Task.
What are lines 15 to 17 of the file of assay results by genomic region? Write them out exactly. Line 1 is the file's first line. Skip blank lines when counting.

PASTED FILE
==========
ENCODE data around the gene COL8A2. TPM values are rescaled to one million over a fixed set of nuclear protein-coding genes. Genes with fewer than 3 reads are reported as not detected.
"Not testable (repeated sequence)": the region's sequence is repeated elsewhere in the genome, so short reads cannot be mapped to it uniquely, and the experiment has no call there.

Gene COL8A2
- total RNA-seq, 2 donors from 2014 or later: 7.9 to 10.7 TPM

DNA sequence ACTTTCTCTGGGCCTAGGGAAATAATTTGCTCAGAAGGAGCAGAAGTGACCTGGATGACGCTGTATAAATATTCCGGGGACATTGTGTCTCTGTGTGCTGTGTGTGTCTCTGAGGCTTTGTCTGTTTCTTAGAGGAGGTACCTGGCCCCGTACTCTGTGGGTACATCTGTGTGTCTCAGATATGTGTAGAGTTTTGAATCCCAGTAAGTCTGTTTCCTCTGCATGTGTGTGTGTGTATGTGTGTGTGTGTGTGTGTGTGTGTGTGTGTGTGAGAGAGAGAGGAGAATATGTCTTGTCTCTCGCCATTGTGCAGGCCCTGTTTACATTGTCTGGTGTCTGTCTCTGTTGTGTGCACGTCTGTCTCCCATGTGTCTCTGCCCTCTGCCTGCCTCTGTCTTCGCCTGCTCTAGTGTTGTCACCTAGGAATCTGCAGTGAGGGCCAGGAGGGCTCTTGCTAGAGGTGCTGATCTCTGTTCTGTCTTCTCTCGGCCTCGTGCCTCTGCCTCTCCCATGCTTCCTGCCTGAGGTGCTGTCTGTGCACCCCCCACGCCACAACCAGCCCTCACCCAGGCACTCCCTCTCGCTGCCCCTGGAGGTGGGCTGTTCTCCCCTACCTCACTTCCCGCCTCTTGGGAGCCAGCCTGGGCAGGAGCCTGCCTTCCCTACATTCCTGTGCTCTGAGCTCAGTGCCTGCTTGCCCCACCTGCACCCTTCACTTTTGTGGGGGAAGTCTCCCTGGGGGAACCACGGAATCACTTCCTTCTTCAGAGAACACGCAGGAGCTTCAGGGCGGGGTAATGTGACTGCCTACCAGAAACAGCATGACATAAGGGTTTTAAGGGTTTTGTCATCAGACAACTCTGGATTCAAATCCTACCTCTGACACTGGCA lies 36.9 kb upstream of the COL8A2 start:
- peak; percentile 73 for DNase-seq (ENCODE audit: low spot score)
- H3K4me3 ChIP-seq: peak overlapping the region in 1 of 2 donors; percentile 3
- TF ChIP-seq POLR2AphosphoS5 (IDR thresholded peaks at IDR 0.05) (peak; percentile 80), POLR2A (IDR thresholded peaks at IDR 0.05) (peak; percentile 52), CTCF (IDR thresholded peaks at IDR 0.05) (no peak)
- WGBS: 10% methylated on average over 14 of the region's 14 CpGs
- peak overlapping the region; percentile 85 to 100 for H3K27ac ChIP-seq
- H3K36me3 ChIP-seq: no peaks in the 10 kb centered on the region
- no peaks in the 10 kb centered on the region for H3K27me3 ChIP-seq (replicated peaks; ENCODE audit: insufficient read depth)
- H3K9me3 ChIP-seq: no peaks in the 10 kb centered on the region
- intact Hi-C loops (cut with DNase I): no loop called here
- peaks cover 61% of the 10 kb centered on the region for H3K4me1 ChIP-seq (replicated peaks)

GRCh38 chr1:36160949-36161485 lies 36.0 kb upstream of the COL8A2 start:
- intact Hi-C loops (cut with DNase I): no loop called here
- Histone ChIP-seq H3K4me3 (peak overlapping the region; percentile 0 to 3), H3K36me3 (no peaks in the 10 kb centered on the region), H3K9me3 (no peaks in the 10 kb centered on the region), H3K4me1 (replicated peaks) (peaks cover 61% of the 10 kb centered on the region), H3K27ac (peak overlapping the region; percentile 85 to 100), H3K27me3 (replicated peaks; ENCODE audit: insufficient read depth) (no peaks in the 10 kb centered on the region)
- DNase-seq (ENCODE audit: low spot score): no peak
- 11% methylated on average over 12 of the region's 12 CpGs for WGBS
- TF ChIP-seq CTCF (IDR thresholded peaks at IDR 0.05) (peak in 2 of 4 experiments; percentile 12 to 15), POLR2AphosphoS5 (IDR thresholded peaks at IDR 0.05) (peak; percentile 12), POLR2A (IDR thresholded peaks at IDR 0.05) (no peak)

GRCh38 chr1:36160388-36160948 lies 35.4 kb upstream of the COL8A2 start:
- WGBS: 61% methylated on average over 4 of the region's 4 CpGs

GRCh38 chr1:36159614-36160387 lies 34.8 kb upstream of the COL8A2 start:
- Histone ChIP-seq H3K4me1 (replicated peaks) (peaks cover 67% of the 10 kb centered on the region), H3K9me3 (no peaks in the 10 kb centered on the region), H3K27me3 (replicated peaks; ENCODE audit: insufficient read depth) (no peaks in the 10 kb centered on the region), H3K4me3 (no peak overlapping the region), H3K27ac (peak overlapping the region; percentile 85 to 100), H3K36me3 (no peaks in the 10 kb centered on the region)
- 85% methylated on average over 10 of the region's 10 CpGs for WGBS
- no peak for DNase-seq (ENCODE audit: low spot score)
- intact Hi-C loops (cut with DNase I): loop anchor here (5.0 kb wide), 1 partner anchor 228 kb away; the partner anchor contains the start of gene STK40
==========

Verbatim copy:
- peaks cover 61% of the 10 kb centered on the region for H3K4me1 ChIP-seq (replicated peaks)

GRCh38 chr1:36160949-36161485 lies 36.0 kb upstream of the COL8A2 start:
- intact Hi-C loops (cut with DNase I): no loop called here